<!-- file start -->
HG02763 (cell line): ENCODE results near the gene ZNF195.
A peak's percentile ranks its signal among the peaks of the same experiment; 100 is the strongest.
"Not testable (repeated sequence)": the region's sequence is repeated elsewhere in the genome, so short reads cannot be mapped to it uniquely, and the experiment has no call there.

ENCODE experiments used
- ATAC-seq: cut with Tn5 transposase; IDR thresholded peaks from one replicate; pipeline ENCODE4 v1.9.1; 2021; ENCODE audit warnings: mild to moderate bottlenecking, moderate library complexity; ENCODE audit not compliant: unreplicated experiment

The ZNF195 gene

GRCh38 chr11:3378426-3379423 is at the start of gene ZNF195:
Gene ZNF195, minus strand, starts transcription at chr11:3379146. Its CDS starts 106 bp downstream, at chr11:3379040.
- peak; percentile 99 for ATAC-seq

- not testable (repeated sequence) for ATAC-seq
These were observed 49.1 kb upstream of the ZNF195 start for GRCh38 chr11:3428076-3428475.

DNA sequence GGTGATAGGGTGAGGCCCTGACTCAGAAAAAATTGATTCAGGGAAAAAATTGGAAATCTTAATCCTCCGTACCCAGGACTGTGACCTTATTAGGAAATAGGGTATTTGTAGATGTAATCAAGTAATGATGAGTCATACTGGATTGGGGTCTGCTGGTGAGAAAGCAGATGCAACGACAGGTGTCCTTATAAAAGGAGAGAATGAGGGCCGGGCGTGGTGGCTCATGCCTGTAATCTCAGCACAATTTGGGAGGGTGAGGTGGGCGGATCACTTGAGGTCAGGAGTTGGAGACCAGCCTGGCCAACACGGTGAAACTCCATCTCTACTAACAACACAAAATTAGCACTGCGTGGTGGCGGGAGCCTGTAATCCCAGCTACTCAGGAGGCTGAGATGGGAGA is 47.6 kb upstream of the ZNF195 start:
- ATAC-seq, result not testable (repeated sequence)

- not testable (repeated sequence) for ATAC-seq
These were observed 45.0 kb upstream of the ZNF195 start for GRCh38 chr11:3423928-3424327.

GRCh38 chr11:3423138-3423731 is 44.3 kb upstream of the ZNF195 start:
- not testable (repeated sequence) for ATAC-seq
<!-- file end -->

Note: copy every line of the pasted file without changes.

HG02763 (cell line): ENCODE results near the gene ZNF195.
A peak's percentile ranks its signal among the peaks of the same experiment; 100 is the strongest.
"Not testable (repeated sequence)": the region's sequence is repeated elsewhere in the genome, so short reads cannot be mapped to it uniquely, and the experiment has no call there.

ENCODE experiments used
- ATAC-seq: cut with Tn5 transposase; IDR thresholded peaks from one replicate; pipeline ENCODE4 v1.9.1; 2021; ENCODE audit warnings: mild to moderate bottlenecking, moderate library complexity; ENCODE audit not compliant: unreplicated experiment

The ZNF195 gene

GRCh38 chr11:3378426-3379423 is at the start of gene ZNF195:
Gene ZNF195, minus strand, starts transcription at chr11:3379146. Its CDS starts 106 bp downstream, at chr11:3379040.
- peak; percentile 99 for ATAC-seq

- not testable (repeated sequence) for ATAC-seq
These were observed 49.1 kb upstream of the ZNF195 start for GRCh38 chr11:3428076-3428475.

DNA sequence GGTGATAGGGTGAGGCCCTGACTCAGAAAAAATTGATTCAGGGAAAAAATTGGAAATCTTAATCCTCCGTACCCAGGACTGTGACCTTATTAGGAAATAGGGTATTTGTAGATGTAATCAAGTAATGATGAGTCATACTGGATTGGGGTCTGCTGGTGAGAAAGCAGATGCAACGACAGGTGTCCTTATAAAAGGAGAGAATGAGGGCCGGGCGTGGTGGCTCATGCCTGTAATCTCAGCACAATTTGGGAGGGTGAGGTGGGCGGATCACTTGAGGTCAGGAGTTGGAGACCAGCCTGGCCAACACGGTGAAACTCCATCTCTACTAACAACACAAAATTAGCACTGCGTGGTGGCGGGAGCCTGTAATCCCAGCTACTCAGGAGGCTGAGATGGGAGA is 47.6 kb upstream of the ZNF195 start:
- ATAC-seq, result not testable (repeated sequence)

- not testable (repeated sequence) for ATAC-seq
These were observed 45.0 kb upstream of the ZNF195 start for GRCh38 chr11:3423928-3424327.

GRCh38 chr11:3423138-3423731 is 44.3 kb upstream of the ZNF195 start:
- not testable (repeated sequence) for ATAC-seq